COVID-19 in Children: Analysis of the First Pandemic Peak in England
28 Pages Posted: 27 Jul 2020More...
Background: Children rarely develop severe or fatal coronavirus disease 2019 (COVID-19) as compared to adults. We assessed disease trends, testing practices, community surveillance, case-fatality and excess deaths in children as compared to adults during the first pandemic peak in England.
Methods: Public Health England conducts national COVID-19 surveillance using multiple national data sources. Daily positive and negative SARS-CoV-2 results are reported by public health, National Health Service and private laboratories across England. Individuals presenting with acute respiratory infection (ARI) in primary care were swabbed for SARS-CoV-2 as part of community-based surveillance. Daily death registrations were used to estimate childhood deaths compared to the previous five years.
Findings: Between 16 January and 5 May 2020, 129,704 (24.0%) of 540,305 people tested positive for SARS-COV-2; of these, 35,200/536,278 (6.6%) with reported age were in children aged <16 years and 1,408 (4.0%) were positive, compared to 19.1-34.9% in adults. Children represented 1.1% (1,462/129,704) of total cases. COVID-19 cases increased from mid-March and peaked on 11 April before declining. Among 2,961 individual presenting with ARI in primary care, 351 were children and 20 (2.8%) were positive compared to 9.3%- 45.5% in adults. Eight children died and four CFR, 0.3%; 95%CI, 0.07-0.7%) were due to COVID-19. We found no evidence of excess mortality in children.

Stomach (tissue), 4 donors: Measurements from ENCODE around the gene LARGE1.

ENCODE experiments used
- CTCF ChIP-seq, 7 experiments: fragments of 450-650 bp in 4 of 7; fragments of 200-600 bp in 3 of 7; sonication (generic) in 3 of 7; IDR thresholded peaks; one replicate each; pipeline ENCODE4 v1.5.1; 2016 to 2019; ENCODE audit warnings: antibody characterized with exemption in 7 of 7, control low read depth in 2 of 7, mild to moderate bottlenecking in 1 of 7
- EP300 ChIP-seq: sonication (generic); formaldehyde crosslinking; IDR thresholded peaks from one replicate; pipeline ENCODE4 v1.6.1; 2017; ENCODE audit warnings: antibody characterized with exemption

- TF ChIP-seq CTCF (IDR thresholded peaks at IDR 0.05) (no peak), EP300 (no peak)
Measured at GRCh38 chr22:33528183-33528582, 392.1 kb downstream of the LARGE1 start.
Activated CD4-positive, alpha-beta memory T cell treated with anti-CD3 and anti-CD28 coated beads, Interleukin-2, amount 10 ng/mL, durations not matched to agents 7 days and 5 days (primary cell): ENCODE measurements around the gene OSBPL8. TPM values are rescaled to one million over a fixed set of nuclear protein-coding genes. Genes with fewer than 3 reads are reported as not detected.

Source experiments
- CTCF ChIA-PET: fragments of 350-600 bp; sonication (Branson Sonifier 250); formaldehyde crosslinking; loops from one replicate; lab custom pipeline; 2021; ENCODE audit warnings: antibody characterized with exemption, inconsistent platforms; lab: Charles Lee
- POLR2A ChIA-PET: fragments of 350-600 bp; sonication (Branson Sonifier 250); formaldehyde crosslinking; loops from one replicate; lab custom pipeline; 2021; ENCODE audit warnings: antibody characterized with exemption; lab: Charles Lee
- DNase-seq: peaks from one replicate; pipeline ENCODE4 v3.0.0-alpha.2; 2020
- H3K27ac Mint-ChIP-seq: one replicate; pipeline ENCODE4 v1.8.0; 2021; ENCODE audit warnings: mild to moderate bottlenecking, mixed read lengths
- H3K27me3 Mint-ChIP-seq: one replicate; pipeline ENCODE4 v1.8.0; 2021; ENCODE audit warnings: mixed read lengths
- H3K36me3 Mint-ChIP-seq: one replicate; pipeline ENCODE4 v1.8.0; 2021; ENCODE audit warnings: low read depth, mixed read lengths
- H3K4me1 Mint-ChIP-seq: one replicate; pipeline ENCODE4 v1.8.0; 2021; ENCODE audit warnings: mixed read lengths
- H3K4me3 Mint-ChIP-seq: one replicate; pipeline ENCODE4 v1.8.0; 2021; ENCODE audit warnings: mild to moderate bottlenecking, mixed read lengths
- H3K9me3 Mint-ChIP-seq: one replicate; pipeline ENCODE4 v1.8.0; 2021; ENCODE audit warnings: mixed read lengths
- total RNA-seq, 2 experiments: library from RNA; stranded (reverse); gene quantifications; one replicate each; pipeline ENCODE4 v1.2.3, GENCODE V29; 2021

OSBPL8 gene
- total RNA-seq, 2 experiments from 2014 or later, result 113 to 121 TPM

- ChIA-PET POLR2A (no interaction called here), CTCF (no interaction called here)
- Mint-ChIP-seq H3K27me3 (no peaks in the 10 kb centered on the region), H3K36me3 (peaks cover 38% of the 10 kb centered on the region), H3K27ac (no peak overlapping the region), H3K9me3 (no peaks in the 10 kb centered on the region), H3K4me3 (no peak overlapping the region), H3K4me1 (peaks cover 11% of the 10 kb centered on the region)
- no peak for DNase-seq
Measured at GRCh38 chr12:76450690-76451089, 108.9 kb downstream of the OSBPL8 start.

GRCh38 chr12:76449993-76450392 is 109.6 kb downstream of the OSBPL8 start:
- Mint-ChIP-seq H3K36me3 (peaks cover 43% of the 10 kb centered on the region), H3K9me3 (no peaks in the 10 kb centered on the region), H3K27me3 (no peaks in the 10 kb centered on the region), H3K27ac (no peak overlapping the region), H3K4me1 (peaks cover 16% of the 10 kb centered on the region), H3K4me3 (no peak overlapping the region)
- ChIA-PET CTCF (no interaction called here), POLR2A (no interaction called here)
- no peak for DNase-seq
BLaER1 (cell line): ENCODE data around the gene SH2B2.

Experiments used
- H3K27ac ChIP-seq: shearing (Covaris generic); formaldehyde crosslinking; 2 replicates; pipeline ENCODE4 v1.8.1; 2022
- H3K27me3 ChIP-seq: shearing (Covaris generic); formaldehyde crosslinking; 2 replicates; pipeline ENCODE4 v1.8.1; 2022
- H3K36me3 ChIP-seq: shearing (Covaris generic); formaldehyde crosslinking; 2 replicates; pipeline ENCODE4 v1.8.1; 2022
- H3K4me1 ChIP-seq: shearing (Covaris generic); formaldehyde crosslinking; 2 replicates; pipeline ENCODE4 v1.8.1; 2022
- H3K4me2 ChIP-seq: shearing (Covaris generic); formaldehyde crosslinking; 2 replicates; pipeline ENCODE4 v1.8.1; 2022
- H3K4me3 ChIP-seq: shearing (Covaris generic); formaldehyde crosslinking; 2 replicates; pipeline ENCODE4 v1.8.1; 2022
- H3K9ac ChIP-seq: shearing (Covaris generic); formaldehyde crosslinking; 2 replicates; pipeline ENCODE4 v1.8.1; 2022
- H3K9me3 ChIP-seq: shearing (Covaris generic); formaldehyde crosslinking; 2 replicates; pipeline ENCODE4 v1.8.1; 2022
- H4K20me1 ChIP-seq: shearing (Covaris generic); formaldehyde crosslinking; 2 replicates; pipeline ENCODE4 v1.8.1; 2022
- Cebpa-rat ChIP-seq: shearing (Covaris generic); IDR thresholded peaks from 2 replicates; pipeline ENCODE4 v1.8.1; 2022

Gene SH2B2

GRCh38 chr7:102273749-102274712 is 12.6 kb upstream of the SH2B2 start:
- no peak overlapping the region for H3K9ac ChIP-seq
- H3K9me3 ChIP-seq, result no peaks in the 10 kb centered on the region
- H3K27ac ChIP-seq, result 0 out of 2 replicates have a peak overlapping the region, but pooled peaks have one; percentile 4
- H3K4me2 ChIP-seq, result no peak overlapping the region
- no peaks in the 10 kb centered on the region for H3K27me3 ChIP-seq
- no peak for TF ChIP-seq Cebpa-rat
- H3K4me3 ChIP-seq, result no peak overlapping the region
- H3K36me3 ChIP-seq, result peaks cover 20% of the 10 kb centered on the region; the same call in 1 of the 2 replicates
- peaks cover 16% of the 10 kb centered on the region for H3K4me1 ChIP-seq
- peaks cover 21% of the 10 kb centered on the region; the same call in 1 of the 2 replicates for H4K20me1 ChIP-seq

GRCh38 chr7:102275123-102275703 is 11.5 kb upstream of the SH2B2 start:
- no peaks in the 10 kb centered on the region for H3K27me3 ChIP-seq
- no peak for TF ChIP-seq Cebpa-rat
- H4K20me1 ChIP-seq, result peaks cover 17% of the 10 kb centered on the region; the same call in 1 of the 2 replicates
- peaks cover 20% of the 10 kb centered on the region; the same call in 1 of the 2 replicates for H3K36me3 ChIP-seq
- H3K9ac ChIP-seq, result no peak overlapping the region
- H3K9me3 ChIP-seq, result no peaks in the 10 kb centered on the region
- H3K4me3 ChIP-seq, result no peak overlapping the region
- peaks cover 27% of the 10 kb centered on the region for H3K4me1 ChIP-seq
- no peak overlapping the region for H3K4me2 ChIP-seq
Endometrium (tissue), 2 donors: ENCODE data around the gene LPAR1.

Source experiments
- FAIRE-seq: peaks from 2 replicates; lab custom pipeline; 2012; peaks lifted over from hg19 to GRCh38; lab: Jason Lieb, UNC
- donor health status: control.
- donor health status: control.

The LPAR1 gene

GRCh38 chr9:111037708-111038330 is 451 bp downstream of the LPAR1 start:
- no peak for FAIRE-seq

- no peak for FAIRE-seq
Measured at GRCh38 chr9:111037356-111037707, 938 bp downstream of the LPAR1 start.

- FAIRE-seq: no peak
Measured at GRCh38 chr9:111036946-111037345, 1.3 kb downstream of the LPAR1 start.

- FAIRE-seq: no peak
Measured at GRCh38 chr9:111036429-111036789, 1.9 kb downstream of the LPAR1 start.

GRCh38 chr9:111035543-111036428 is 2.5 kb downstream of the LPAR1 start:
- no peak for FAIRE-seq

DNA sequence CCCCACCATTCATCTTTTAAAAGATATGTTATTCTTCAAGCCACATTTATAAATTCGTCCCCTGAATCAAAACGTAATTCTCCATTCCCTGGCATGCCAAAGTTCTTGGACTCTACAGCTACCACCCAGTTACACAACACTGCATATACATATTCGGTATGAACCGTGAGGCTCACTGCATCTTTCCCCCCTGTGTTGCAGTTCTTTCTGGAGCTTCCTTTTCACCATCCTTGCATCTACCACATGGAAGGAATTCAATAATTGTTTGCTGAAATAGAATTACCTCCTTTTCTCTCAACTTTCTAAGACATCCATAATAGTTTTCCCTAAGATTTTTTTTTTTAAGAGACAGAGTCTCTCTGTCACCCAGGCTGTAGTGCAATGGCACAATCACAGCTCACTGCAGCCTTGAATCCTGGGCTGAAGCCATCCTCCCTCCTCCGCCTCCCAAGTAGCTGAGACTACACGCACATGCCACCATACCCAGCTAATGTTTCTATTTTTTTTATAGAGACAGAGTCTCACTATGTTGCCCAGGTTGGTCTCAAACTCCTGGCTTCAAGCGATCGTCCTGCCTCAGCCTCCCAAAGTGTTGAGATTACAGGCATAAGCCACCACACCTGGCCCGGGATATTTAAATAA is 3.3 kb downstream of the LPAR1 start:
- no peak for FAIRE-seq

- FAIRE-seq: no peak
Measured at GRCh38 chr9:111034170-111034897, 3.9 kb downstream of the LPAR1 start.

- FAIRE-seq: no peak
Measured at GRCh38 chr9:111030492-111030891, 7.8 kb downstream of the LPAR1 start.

Interpretation: Children accounted for a very small proportion of confirmed cases despite large numbers of children tested. SARS-CoV-2 positivity was low even in children with ARI. Our findings provide further evidence against the role of children in infection and transmission.
Funding Statement: PHE
Declaration of Interests: None.
Ethics Approval Statement: PHE has legal permission, provided by Regulation 3 of The Health Service (Control of Patient Information) Regulations 2002, to process patient confidential information for national surveillance of communicable diseases. This includes PHE’s responsibility to monitor the safety and effectiveness of vaccines, and as such, individual patient consent is not required. PHE’s Caldicott Guardian approved the collection of data by RCGP RSC to support national surveillance.
Keywords: COVID-19; children; epidemiology; case fatality rate; surveillance
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